The easiest place to start is with some beneficial herbs and flowers.  Group your veggies as closely to their likes and dislikes as you care to, then intersperse your plantings with strong smelling and flowering herbs.  These are where you get the most bang for your buck in terms of keeping pests out of the garden, as well as improving the overall look (and smell!) of your garden.  Culinary herbs and edible flowers will give you more benefits than just the pest control and make being in the garden an even more pleasant experience.

What are you planting this year? What is your pest control plan of attack?

About Amy

Amy writes daily about natural family living, attachment parenting, organic gardening, and cooking on her site, Progressive Pioneer. She and her family try to live simply and be as self-sufficient as possible while living smack dab in the middle of the city.

Comments

  1. This is the perfect next step in my knowledge ladder for organic gardening. Thanks.
    .-= Sandra Lee’s last blog: Organic gardening =-.

  2. Awesome post!
    I don’t have a garden of my own yet, but I’ll send this to my mom!
    .-= Joke’s last blog: Here I am! =-.

  3. Thank you so much for this! I have been planning out who should go near who in the raised beds I built this year, and this is a great intro to companion planting. I am planting lots and lots of marigolds this year — my five-year-old read about them in a fairy book and says they are essential to a happy garden! Glad to read some evidence to back that up. :)
    .-= Laura’s last blog: Cultivating Joy =-.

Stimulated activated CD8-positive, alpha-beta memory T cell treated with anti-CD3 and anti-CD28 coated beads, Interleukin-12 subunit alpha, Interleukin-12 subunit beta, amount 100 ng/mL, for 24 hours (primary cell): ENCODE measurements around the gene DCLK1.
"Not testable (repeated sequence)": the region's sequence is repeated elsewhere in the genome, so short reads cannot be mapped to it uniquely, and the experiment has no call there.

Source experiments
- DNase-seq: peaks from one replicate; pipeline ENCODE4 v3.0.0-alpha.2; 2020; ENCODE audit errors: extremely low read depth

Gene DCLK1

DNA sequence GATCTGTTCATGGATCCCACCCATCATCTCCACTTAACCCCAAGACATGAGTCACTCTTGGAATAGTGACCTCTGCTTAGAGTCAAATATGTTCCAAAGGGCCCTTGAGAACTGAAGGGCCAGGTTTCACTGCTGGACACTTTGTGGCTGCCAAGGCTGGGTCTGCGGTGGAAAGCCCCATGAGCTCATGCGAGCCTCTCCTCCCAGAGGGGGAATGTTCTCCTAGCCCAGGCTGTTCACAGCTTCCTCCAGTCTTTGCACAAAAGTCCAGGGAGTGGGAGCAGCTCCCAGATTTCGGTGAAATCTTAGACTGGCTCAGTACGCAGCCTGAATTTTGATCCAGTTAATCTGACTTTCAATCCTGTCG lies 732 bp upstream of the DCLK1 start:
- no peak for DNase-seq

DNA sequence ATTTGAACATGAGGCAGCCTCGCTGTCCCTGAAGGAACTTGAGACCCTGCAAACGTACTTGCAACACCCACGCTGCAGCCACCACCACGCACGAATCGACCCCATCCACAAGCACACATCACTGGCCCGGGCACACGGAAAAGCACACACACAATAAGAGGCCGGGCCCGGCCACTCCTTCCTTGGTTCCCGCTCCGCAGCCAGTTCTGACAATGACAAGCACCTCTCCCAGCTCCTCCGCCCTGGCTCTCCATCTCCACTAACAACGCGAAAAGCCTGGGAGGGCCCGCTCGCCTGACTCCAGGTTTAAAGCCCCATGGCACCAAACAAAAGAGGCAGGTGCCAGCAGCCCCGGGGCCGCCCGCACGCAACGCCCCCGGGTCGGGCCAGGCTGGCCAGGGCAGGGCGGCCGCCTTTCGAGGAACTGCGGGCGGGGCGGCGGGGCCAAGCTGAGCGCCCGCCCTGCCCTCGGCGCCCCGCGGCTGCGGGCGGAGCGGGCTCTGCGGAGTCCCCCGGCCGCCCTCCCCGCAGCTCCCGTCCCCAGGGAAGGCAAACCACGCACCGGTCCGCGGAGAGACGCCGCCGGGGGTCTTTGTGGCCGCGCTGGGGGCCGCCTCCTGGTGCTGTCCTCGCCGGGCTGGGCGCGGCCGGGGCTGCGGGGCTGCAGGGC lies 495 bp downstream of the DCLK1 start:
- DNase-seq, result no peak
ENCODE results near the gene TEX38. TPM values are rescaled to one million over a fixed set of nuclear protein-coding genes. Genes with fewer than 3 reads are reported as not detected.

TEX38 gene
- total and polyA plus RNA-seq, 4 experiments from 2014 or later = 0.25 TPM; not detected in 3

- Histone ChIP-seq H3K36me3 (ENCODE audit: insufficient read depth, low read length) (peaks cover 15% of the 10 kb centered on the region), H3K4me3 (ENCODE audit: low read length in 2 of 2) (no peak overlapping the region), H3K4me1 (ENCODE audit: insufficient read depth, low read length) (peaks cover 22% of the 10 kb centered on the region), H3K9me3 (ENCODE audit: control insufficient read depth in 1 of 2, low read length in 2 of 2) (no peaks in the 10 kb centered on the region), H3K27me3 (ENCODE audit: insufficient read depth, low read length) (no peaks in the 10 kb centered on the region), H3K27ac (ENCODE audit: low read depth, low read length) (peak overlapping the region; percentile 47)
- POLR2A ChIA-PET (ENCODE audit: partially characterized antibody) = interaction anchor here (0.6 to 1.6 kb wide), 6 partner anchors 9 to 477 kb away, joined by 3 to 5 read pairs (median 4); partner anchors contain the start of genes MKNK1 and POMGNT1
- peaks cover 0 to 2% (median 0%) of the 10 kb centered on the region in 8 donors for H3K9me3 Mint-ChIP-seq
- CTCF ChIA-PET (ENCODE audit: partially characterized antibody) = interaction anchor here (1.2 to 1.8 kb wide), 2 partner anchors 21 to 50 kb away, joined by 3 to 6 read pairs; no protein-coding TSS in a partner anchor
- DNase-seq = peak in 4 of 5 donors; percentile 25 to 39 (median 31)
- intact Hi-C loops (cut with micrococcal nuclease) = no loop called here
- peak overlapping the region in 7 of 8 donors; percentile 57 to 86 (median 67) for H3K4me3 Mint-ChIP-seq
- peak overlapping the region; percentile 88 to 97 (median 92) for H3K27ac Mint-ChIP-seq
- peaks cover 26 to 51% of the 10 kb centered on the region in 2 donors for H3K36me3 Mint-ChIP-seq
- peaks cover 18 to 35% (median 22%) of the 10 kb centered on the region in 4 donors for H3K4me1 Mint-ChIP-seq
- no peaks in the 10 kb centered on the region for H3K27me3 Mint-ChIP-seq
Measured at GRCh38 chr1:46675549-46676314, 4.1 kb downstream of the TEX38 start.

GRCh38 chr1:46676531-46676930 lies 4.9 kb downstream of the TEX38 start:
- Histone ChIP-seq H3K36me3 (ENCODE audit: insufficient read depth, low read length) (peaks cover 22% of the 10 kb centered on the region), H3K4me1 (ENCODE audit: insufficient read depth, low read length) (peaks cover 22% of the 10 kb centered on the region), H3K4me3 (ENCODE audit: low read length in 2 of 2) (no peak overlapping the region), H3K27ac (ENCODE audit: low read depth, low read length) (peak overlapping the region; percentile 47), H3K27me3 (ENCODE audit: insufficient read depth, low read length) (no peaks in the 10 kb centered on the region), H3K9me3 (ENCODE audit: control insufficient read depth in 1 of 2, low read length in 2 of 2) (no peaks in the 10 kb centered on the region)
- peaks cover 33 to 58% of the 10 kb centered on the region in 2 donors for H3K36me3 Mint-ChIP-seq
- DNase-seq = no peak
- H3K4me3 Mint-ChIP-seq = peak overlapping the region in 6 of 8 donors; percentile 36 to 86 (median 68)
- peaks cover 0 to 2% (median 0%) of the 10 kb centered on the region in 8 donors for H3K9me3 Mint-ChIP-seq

4. Wild onions deter a lot of bug pests; violets will attract slugs– plant violets around the periphery of your yard (away from the veggie plots) and the slugs will eat them and leave your goodies alone. I also put rings of drier lint around seedlings, because the slugs can’t travel across them (can’t make a slime trail on drier lint or something).
    .-= Xan’s last blog: Body Spirit Art Intellect =-.

  5. I am starting a small CSA this year and going to totally organic with my garden. I’ll be planting garden staples that I’ve been successful growing over the past several years such as corn, potatoes, peppers, tomatoes, onions, etc. I’ve been reading up on companion planting and appreciate any advice I can find!

  6. Thanks for these great tips! My Mother used companion planting in our huge raised bed garden when I was little. I think it’s time to try some of these ideas out in my own garden this year.

  7. This is great information. Thank you so much for this. What a help it will be for us as we recently moved to where we have fruit trees and wnat to plant a small garden.

  8. Love this -My children’s book character -Chloe the Gardener is encouraging kids to get outdoors and start a garden. This post will be really helpful, I would like to add it to my next Gardening with Chloe post (probably end of next week). Latest post: http://www.marghanita.com/growing-plants-from-seeds-is-so-much-fun/

    Thanks for sharing.

  9. What an INCREDIBLE resource this is! The perfect cheat sheet. :) Thanks for writing this up for us, Amy!
    .-= Megan@SortaCrunchy’s last blog: whereby nobodies change the world =-.

  10. Great post. I was just adding plants to my garden plan to include companion plants. Native Americans used to plant their corn, then when it came up would plant their beans next to the corn. The nitrogen from the beans helped the corn grow, have better yields and taste better! They also added in squash as well in their corn patch. We’re trying the corn and grean beans together this year, a neighbor did it last year and said it was the best crop of both she’s ever had!
    .-= Jackie Lee’s last blog: You Can Not Be Thin If You Feel Fat =-.

  11. Great post! Thanks for sharing. I had no idea certain plants thrive near each other.